The Federal Government has now released exposure draft legislation relating to its third tranche of insolvency law reforms; https://treasury.gov.au/consultation/c2018-t313204
The exposure draft legislation includes reforms concerning:
Transfers of company assets that prevent, hinder or significantly delay creditors’ access to the company’s assets in liquidation
New criminal offences:a) Company officers that fail to prevent the company from making creditor-defeating dispositions; and
b) Other persons that facilitate a company making a creditor-defeating disposition;
New civil penalty provisions:
a) An officer or other person responsible may be subject to civil penalty provisions;
New causes of action/ recovery provisions:
a) Liquidator’s/ ASIC (and potentially creditors via an assignment) have a new cause of action to recover assets / compensation from third parties/ related parties;
i. A transaction is voidable if:
a. the disposition has the effect of preventing the property from becoming available; or hindering or significantly delaying the process of making the property available for the benefit of the company’s creditors in a winding up; and
i. It was entered into, or an act was done for the purposes of giving effect to it, when the company was insolvent; or
ii. the company became insolvent because of the transaction or an act done for the purpose of giving effect to the transaction; or
iii. less than 12 months after the transaction or an act done for the purposes of giving effect to the transaction, the start of an external administration occurs as a direct or indirect result of the transaction or act;
b) Note: this seeks to improve upon the current difficulties faced under s 588FE(5) of the Corporations Act 2001 (Cth) which requires proof that the company intended to defeat, delay or interfere with the rights of creditors (viz. effect);
c) ASIC has a new power akin to AFSA’s 139ZQ(1) notices to administratively order the recipient or relevant persons to return the assets disposed of or pay compensation;
i. Note: this seeks to improve upon the current difficulties faced by liquidators and creditors alike relating to the filing and commencement of civil Court proceedings (costs, uncertainty, risk);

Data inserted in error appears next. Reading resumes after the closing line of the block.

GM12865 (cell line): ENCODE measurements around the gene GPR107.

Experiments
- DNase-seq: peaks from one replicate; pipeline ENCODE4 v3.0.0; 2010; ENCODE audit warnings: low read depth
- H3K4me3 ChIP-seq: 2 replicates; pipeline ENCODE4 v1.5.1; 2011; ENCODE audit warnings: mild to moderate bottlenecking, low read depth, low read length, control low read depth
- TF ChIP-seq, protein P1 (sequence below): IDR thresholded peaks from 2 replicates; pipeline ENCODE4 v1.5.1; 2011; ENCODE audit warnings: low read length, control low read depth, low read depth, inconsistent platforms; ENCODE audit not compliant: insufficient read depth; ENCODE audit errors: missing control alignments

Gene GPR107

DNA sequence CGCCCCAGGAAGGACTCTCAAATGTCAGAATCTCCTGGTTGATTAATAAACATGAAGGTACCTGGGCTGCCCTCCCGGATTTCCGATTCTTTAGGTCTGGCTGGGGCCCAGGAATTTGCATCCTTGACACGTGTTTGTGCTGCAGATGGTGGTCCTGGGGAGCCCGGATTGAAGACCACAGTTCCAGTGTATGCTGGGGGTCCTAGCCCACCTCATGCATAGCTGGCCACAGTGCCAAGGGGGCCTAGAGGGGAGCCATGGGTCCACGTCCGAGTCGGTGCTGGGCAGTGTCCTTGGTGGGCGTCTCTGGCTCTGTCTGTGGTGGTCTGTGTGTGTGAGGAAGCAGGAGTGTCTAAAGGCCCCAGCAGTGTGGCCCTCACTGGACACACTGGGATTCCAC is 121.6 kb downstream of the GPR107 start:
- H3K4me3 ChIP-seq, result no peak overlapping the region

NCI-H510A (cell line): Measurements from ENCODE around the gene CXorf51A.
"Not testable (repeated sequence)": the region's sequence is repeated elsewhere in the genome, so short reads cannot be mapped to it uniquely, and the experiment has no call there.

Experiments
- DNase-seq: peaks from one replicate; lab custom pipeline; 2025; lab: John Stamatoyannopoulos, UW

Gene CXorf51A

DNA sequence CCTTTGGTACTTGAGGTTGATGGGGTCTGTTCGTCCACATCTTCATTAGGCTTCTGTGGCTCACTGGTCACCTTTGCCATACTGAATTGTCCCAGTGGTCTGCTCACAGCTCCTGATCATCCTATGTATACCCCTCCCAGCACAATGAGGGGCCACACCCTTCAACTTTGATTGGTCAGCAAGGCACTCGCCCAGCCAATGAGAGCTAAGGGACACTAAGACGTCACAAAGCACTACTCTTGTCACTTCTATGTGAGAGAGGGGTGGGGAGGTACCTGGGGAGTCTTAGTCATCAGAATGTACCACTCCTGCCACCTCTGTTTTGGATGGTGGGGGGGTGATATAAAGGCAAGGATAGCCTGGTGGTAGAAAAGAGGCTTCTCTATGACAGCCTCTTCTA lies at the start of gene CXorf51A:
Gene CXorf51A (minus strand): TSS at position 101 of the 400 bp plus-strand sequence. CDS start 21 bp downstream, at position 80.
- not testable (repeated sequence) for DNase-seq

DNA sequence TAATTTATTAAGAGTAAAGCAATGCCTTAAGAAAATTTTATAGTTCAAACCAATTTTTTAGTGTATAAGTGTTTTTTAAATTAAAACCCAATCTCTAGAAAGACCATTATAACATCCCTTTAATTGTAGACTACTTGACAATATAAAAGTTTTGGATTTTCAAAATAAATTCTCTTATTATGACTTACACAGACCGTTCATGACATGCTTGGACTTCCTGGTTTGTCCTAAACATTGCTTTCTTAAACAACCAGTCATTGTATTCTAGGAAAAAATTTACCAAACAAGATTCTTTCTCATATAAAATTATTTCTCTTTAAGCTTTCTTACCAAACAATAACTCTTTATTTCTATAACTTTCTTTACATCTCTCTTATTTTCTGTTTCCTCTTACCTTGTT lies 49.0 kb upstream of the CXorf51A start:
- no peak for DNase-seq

Provisions dealing with the resignation (or purported resignation) of directorsWhen this will take effect:
a) If notified to ASIC within 28 days, the day the person stopped being a director of the company;
b) In any other case, the day written notice is lodged with ASIC stating that the person has stopped being a director of the company;
i. Note: this seeks to improve upon the current situation whereby directors can effectively back-date resignations. The new provisions aim to ensure that directors are held accountable for misconduct;
ii. Note: other amendments go towards preventing a director from resigning when that would leave the company with no directors;
Related party involvement in creditors meetings:
a) Restricting voting rights of related creditors of the phoenix operator at meetings regarding the removal or replacement of external administrators.
Otherwise there are potential extensions to director penalty notices (GST); and the extension of ATO’s existing powers to retain refunds where there are tax lodgments outstanding. The Government has invited interested parties to comment on the consultation. Those whom are interested have until 27 September 2018 to make submissions.
What has been left out?
What do our insolvency practitioners suggest should be included in the reforms?
Now may be the last opportunity you have to make submissions! Speak to us today on (02) 9262 4471 to field any question and hear our views as to what should be included/expanded upon.